The garden buzzed with anticipation. Not since the great goutweed massacre of 2011 had a high-profile ornamental faced such scrutiny. These were serious allegations, and Hosta was visibly nervous. His shaking leaves had flung a few slugs into the courtyard and Robin Redbosom, court stenographer, hopped over to gobble them up.

Presiding judge, M. (Mama) Nature, smiled. “Continue, prosecutor” she said.

“Hosta, you are accused of deliberately foisting yourself on busy and inexperienced gardeners, using their naivety to dominate shade gardens and suppress other plants, especially natives. You and your gang of back-room plant breeders have not only created thousands of Hosta varieties but your marketing machine has stoked the fires of gluttony with an endless stream of patented, expensive, and look-alike introductions.”

“It’s not my fault if people are greedy and gullible,” Hosta replied. “I only go where I’m planted. My stolons don’t creep around like some of the thugs around here.” He glared at Vinca and Mint who were holding hands and giggling in the front row, oblivious to the insult.

“But you deliberately mislead people. You are not low maintenance. You need trimming, dividing. You harbour those fugitive slugs. You’re fussy about water and soil, complaining when it’s too hot, too sunny, too dry. You’re all hype.”

Hosta bristled. “I resent that! I am a law-abiding herbaceous perennial. If people see me as the patron saint of shady backyards, able to overcome neglect, drought, dog pee, tree roots and SUV tracks, well, I’ve done nothing to encourage that.”

The prosecutor changed tactics. “Tell me, Hosta, which species of pollinator did you evolve with? I mean, you are from Japan, China and east Asia, aren’t you? Are you a larval host for any of the insects around here?. Do you even know what “biodiversity” means? What good are you? You don’t belong in this ecosystem.”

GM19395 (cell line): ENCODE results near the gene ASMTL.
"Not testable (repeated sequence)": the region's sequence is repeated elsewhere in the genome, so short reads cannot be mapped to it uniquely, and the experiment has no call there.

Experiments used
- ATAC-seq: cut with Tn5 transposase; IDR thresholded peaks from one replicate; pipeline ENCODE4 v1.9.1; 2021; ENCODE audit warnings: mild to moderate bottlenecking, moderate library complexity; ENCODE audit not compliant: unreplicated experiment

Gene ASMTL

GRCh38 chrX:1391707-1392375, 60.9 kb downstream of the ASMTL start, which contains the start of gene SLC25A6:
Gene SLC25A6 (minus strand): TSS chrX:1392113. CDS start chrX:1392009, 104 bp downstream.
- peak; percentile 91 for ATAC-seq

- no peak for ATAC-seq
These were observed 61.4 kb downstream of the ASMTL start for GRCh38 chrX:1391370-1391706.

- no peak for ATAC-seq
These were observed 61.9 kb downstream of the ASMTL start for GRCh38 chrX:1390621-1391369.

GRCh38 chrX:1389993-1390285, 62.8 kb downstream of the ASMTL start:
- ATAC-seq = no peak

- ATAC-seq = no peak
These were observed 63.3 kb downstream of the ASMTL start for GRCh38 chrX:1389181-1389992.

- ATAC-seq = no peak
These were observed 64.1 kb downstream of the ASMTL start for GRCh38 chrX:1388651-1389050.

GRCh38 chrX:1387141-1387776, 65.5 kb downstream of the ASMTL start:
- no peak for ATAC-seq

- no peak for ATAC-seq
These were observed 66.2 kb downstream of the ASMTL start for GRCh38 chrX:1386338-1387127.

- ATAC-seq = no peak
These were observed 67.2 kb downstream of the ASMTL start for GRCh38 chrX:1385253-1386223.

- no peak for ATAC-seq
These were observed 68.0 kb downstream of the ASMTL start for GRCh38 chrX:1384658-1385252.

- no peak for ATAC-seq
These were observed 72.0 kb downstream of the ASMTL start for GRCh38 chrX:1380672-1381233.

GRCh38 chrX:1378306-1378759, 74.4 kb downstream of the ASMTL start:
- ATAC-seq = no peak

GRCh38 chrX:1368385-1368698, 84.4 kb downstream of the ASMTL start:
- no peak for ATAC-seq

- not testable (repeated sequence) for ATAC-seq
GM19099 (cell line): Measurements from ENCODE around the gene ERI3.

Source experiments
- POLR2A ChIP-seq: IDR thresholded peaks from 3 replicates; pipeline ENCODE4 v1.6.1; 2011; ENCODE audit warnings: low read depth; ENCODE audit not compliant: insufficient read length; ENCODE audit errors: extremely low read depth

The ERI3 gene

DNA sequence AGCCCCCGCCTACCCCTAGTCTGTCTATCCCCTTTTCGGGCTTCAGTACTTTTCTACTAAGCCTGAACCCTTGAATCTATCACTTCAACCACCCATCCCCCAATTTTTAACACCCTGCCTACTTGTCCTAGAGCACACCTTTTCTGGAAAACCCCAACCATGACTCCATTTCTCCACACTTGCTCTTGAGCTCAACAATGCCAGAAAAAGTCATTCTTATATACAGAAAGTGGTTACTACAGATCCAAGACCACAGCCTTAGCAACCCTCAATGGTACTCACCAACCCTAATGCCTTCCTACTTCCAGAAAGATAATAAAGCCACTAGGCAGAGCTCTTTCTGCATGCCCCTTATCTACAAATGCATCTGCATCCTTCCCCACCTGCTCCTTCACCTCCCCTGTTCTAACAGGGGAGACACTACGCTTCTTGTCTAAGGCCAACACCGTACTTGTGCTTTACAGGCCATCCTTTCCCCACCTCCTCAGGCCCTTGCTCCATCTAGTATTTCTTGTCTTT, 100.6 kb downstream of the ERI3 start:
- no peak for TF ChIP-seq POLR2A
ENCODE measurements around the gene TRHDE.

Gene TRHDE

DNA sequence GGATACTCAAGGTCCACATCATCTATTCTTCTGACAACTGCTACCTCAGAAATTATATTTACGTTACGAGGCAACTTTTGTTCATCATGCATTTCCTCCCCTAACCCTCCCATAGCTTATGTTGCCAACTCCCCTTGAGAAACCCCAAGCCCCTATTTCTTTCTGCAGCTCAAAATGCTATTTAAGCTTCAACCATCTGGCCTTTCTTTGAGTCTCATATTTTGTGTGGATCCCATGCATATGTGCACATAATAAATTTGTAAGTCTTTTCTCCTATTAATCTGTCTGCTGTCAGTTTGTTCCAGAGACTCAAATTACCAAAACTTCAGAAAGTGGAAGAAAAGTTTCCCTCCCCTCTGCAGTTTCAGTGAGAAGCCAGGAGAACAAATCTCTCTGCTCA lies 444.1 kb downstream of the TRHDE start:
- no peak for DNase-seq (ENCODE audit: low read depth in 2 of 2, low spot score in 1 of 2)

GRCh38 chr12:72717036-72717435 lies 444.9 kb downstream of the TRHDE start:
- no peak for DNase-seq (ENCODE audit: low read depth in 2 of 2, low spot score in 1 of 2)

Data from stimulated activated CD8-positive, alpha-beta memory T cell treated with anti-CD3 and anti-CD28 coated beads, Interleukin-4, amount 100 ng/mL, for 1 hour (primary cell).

“It’s true that I’m new to these parts, been around since 1800 or so. And it’s true that I don’t support any local insects. But the deer and the slugs love me! So far as pollination goes, I am self-fertile, same as a tomato,” Hosta replied. “I don’t need insects to pollinate my flowers. And most of my cultivars are sterile, anyways”.

“You seem proud of this abherration.”

“I don’t tell the breeders what to do,” Hosta snapped. “And so what? The bees love my flowers.”

The prosecutor moved in close, hovering over Hosta’s waxy leaves, making no effort to hide the disdain.

“Nobody grows you for your flowers. You hardly bloom any more and when you do the scent is gone. You’re a one-trick pony. Face it, Hosta. You’re boring. All you’ve got is leaves. You’re nothing but foliage. Always smooth, always boring. A whole lot of you, plunked in there surrounded by that horrible red mulch, well you’re as interesting as a dot on a polka-dotted picnic blanket!”

The force of this outburst roused the audience. The bees landed, the butterflies pulled up their wings. Even the worms came to the surface to see the drama unfolding.

“Enough!” cried Hosta. His leaves drooped, the dew long gone. In an anguished voice he whispered “Don’t you think I know this? I hate the tyrant I’ve become. I’d love to play with other plants. I’d happily make room for other shade lovers, especially the natives who used to grow here. I’d change if I could, but the humans keep planting me. Passing me around like a dirty secret. I used to be a Japanese woodland lily but now I’m nothing but a space filler. A convenience. The microwave of the plant world. They put me next to sidewalks! House foundations!” Something like a sob escaped his central rosette.

The prosecutor sat down, rested her case.

Everyone looked to Mama Nature to make a pronouncement. Was Hosta guilty or not guilty?

But Mama Nature’s spot was empty. She’d quietly left the courtyard for the aster patch to officiate the wedding of two Fritillary butterflies. She’d left a note, in her wide, loopy script, on a piece of birch bark.

“Garden On!” was all it said.

More than a pretty blog…

I’m starting out on a positive note with a new web site, mainly to showcase my recent work for potential clients. WordPress’ new “block” system is a challenge, and so are the design limitations! As I learn more there may be some changes, possibly to a full WordPress installation.

This blog area will be used for some of my writing (including the “Hort Court” series) and educational articles old and new.

All for now!

Here’s a little eye-candy. My own back yard in July 2017. I hadn’t yet started replacing the larger shrubs with natives.